Learning the brain-friendly way

Learning the brain-friendly way

by admin, July 29, 2020

Author: Sandhya Basu

We are all familiar with the term ‘learning.’ We are continuously learning from our interactions with the environment. We learn from our family members, schools, friends, from the books we read, and the shows we watch. Learning also occurs through various areas of training like academic training in school or that of the Brighter Mind’s curriculum. However, one may wonder about the exact ways in which learning takes place inside our brains. 

We are all born with a spectacular 100 billion nerve cells or neurons in our brains. These neurons remain stable throughout our lifetime; however, what changes, as we grow up, are the connections between the cells. These connections of the brain cells form neuronal networks that keep changing as and when we learn something new. This change in connections, upon learning, is called neuroplasticity. The summary of the process is depicted in the concept map, located below. 

Figure 1: How learning takes place?

 

Does learning cause neuroplasticity, or does neuroplasticity cause learning? 

A single brain cell, on its own, can accomplish nothing. Thousands of brain cells need to come together to achieve learning or any other cognitive aspect like memory. The brain cells come together by sending electrical signals to each other through the length of the brain cell, called axons. These electrical signals help in forming various neural networks that store the information through our learning. For example, when you see a bird, you see its features (eyes, beak, wings), colour, movement, your own feelings of joy or awe, etc. This information about the bird is accumulated in different parts of the brain. When these cells come together to form a neuronal network, it is then that you get a complete representation of the bird, i.e., you learn about the bird. 

Are the neuronal networks in our brains permanent? 

Like our learning, our neuronal networks are also temporary and are flexible. If you learn that the bird you saw the other day, for example, has a different colour on the inside of the wings (a piece of information that you missed previously), your brain will adapt to this new information and will change its neuronal networks accordingly. This change is a physiological change that shows the adaptability or plasticity of your brain cells to form different neuronal connections every time you learn something new—both at the conscious and the subconscious levels.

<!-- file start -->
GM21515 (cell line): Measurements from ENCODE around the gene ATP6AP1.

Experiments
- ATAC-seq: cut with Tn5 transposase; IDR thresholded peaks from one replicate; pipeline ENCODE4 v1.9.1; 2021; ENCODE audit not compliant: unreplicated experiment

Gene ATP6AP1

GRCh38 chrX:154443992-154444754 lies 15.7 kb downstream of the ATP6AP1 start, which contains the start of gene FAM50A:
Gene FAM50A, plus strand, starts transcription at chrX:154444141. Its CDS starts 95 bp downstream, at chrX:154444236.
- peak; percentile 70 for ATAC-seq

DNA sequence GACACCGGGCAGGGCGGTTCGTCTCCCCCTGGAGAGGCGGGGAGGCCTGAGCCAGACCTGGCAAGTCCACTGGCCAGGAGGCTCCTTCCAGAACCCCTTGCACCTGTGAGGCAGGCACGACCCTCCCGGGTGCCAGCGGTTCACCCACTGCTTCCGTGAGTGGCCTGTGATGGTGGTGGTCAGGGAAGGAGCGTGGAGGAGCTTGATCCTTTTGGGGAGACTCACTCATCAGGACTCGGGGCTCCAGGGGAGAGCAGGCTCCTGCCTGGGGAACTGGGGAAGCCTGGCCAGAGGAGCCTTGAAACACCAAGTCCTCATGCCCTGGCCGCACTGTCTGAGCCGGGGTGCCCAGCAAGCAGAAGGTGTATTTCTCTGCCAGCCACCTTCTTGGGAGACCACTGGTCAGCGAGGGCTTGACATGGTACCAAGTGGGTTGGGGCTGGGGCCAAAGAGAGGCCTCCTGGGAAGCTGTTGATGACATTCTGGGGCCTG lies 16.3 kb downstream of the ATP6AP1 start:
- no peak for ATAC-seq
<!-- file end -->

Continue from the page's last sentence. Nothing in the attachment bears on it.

Even though our brain cells have an active role in our learning process, the brain structure called the Prefrontal Cortex (front part of the brain) is the seat for all the executive functions, including learning. Brain cells in the prefrontal cortex can process information at a remarkably high speed leading to quick neuronal connections. 

In today’s competitive world, active learning has taken a back-seat. Unhealthy lifestyles and stress affect learning, in turn leading to sparse neural networks, and hence rapid decay of information in our brains. But can we do anything to enhance our learning strategies?

Yes, we definitely can! Although our brains do an excellent job of accommodating all the information that we have collected through our learning process, we also need to take measures to make sure that they are stored permanently in our brains. One way of doing this is to eliminate stress from our learning process. Research shows that stress can impede our learning. Secondly, having focussed attention while learning makes the information rooted permanently in our brains for a much longer duration. Critical thinking, or critically analyzing the information we process from our environment, along with associating emotional cues with the learning tasks, can also do wonders. Lastly, it is essential to know that learning continuously at a conscious level is not always efficient. We need to give adequate breaks in between our learning for the new information to take place and get consolidated by our brain cells. 

 

References

  1. Collins JW. The neuroscience of learning. J Neurosci Nurs. 2007;39(5):305-310. doi:10.1097/01376517-200710000-00008
  2. Vermeleun, C. (2017, December 8). Why Learning Neuroscience Matters. https://www.td.org/insights/why-learning-neuroscience-matters.
  3. Belham, F. S. (2018, October 10). Introduction to Neuroscience Of Learning. https://medium.com/neuroscience-in-real-life/introduction-to-neuroscience-of-learning-3dd2042b181b

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